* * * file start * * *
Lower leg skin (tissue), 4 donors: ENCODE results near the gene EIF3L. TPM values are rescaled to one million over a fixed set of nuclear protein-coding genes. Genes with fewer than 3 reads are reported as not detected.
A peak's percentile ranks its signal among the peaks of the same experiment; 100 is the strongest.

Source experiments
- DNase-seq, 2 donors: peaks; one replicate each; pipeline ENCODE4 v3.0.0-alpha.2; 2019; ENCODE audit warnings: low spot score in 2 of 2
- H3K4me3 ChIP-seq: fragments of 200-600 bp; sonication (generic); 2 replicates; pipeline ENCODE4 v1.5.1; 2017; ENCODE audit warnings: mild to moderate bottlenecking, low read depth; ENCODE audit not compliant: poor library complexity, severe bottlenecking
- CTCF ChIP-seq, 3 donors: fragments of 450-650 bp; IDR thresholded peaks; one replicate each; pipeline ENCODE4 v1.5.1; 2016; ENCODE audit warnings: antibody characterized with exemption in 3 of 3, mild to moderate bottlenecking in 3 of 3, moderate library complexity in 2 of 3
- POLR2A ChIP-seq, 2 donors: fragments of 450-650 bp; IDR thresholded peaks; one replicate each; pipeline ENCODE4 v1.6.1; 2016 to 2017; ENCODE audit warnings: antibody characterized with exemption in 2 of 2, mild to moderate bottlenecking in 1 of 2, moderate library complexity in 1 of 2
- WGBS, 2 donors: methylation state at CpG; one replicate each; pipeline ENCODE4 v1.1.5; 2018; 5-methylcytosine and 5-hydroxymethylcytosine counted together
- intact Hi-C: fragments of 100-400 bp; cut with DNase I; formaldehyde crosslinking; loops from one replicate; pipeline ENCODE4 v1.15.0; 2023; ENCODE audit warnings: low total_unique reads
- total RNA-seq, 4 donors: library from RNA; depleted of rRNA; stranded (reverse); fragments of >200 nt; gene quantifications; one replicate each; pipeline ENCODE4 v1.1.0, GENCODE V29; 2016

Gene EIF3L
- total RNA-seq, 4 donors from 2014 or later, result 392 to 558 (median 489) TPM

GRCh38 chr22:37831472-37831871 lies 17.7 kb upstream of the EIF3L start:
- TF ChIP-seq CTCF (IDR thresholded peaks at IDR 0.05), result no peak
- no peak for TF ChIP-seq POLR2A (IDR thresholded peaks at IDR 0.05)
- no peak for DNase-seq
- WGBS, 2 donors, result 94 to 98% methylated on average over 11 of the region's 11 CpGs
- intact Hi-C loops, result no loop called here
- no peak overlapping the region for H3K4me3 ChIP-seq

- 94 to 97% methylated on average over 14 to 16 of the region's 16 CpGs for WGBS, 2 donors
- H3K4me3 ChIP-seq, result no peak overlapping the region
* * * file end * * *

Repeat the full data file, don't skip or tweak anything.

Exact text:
Lower leg skin (tissue), 4 donors: ENCODE results near the gene EIF3L. TPM values are rescaled to one million over a fixed set of nuclear protein-coding genes. Genes with fewer than 3 reads are reported as not detected.
A peak's percentile ranks its signal among the peaks of the same experiment; 100 is the strongest.

Source experiments
- DNase-seq, 2 donors: peaks; one replicate each; pipeline ENCODE4 v3.0.0-alpha.2; 2019; ENCODE audit warnings: low spot score in 2 of 2
- H3K4me3 ChIP-seq: fragments of 200-600 bp; sonication (generic); 2 replicates; pipeline ENCODE4 v1.5.1; 2017; ENCODE audit warnings: mild to moderate bottlenecking, low read depth; ENCODE audit not compliant: poor library complexity, severe bottlenecking
- CTCF ChIP-seq, 3 donors: fragments of 450-650 bp; IDR thresholded peaks; one replicate each; pipeline ENCODE4 v1.5.1; 2016; ENCODE audit warnings: antibody characterized with exemption in 3 of 3, mild to moderate bottlenecking in 3 of 3, moderate library complexity in 2 of 3
- POLR2A ChIP-seq, 2 donors: fragments of 450-650 bp; IDR thresholded peaks; one replicate each; pipeline ENCODE4 v1.6.1; 2016 to 2017; ENCODE audit warnings: antibody characterized with exemption in 2 of 2, mild to moderate bottlenecking in 1 of 2, moderate library complexity in 1 of 2
- WGBS, 2 donors: methylation state at CpG; one replicate each; pipeline ENCODE4 v1.1.5; 2018; 5-methylcytosine and 5-hydroxymethylcytosine counted together
- intact Hi-C: fragments of 100-400 bp; cut with DNase I; formaldehyde crosslinking; loops from one replicate; pipeline ENCODE4 v1.15.0; 2023; ENCODE audit warnings: low total_unique reads
- total RNA-seq, 4 donors: library from RNA; depleted of rRNA; stranded (reverse); fragments of >200 nt; gene quantifications; one replicate each; pipeline ENCODE4 v1.1.0, GENCODE V29; 2016

Gene EIF3L
- total RNA-seq, 4 donors from 2014 or later, result 392 to 558 (median 489) TPM

GRCh38 chr22:37831472-37831871 lies 17.7 kb upstream of the EIF3L start:
- TF ChIP-seq CTCF (IDR thresholded peaks at IDR 0.05), result no peak
- no peak for TF ChIP-seq POLR2A (IDR thresholded peaks at IDR 0.05)
- no peak for DNase-seq
- WGBS, 2 donors, result 94 to 98% methylated on average over 11 of the region's 11 CpGs
- intact Hi-C loops, result no loop called here
- no peak overlapping the region for H3K4me3 ChIP-seq

- 94 to 97% methylated on average over 14 to 16 of the region's 16 CpGs for WGBS, 2 donors
- H3K4me3 ChIP-seq, result no peak overlapping the region